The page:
Two family history articles for the price of one (still free).
Florence Jane Ovens was born in the London Borough of Wandsworth in 1872. Along with her father, step-mother and brother, she emigrated to the United States around 1880. She graduated from the Hyannis State Normal School (later the Hyannis State Teachers College) in Hyannis, Massachusetts. By 1900, she was teaching in the Falmouth school system. She also taught in the Somerset, MA, Clinton, MA, Chester, NH, and York, ME schools between 1900 and 1920.
Florence Jane Ovens (1872-1955)
In the 1920s, Florence moved to New York City and in 1923 filed for naturalization. By 1928, she had met Elizabeth ‘Bessie’ Locke. Until the time of Bessie’s death in 1952, they were constant companions. Bessie Locke was the Founder and Director of the National Kindergarten Association and Florence became the Executive Secretary and Editor. Their goal was to bring public kindergarten to all the nation’s children at a time when only 1 in 10 children received pre-elementary education.
At the invitation of President Roosevelt’s Advisory Committee on Education, Bessie and Florence wrote The Kindergarten in the United States in 1937. They were never able to get their kindergarten bill through Congress. Instead, they focused their energy at the state level. In their lifetime, they personally helped create over 3,000 kindergartens.
I’m writing about Florence because she is my wife’s great aunt. Florence was also instrumental in helping me figure out how my wife’s great-grandfather arrived here from England.
We all hit various size brick walls when we research. No amount of research experience can ever eliminate running into a brick wall. I will usually turn to other genealogists and ask how they might have gotten around my particular type of roadblock.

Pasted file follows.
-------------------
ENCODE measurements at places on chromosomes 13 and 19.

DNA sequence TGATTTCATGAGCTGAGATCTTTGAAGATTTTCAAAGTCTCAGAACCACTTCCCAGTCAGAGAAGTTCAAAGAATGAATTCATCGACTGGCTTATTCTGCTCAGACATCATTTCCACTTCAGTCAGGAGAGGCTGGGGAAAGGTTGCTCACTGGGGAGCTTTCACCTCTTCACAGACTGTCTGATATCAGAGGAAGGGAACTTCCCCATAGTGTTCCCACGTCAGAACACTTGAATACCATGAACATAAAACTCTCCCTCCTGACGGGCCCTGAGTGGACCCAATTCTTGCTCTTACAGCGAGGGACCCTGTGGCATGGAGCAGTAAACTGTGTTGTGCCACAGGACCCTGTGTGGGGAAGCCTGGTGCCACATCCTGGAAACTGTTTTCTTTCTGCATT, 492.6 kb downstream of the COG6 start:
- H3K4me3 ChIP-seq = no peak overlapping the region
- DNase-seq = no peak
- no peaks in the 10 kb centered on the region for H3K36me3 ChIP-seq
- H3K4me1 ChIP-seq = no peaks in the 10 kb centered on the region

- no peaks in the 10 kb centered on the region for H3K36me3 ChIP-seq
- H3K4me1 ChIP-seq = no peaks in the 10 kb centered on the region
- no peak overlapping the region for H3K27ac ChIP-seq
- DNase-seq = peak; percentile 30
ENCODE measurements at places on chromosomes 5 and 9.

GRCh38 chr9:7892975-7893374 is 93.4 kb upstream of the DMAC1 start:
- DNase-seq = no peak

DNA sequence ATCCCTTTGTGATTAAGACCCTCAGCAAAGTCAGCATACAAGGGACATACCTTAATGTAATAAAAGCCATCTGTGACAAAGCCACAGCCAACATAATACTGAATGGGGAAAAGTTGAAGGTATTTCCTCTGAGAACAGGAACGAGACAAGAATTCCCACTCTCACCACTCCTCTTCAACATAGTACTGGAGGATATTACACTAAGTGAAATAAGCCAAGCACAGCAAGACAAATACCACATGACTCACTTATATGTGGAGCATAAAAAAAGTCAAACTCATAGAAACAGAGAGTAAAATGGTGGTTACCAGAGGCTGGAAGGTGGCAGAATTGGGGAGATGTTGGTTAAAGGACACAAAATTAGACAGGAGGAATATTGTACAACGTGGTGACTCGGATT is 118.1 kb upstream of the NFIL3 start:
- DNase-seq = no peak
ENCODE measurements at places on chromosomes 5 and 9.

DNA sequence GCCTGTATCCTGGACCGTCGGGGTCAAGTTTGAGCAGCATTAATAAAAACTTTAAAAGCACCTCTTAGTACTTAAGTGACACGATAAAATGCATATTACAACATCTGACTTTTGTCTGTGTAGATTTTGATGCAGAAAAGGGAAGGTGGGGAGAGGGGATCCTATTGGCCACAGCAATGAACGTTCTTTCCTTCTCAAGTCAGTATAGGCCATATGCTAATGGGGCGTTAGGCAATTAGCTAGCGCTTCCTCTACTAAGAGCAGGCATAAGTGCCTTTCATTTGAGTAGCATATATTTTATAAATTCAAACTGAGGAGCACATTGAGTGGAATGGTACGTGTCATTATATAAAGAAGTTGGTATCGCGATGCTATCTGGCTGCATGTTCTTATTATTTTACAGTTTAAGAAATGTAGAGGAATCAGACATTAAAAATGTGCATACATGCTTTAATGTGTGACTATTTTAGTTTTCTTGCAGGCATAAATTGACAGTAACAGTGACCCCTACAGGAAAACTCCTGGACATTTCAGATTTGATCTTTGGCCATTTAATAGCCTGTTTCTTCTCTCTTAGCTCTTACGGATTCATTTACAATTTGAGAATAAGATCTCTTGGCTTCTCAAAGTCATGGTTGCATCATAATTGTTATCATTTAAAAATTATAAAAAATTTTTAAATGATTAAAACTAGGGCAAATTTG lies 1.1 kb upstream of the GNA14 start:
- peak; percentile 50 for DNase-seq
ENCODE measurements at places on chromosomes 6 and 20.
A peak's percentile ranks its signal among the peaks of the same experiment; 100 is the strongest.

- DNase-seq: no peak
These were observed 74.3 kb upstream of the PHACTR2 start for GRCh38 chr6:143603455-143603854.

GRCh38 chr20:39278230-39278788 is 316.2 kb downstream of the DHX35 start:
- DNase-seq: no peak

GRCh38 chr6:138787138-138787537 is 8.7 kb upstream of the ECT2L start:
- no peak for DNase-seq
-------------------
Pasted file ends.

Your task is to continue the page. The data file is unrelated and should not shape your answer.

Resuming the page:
I was able to find my wife’s great-grandfather, William J Ovens, in England in the 1871 census and then again in the 1885 Dedham, MA city directory. I could find nothing in between. William did become a citizen, but his naturalization papers shed no light on his arrival. Like a physical brick wall, if you follow it sideways far enough you can usually get around it. Whenever possible, I start searching sideways, widening my research by looking at sibling, cousins and children.
While looking at William’s daughter, Florence Jane Ovens, I found an amazing woman dedicated to education and I found her naturalization papers. Her papers told a much more illuminating story than her father’s did. The family had crossed from Canada after living in Montreal for nearly a year.
I use Ancestry.com. The have a very large collection of records and even the best database query never returned a result for a Canadian border crossing. Like many companies with an international presence, Ancestry will help narrow the volume of data presented to you by giving you the localized information first. If you are on the US site, you get US records first. If you are on the UK site, you get the UK records first. Depending on your subscription, you may not even see beyond the local data. I have the international version, which should allow me to see the Canadian records. From the US site, those Canadian records weren’t rising to the top. I logged into the Canadian site – www.Ancestry.ca. Did you know you could do that? There are eight international versions, including US, UK, Canada, Australia, Germany, Italy, France and Sweden. By logging into the alternate site, the records I was looking for rose to the top. After changing my point of view, I now had passenger records and border crossings for the Ovens family. Thank you Florence.
Ancestry is not the only company that has different sites. Google has a unique site for nearly every country. Like Ancestry, Google will push the local results to the top of a search. If you are doing any kind of foreign genealogy research, you need to try this. Create a search on Google.com, then do the exact same search on Google.it or Google.de or Google.co.jp. Naturally, it helps to know the language or to use the Google Chrome browser and let it translate for you.
Sometimes you need to change your point of view. Get a fresh perspective. Clear a new path. [Insert your metaphor here]
Remember to research sideways when you hit a brick wall. There are many great stories from our extended family members. One of those folk may hold the key to what you are looking for.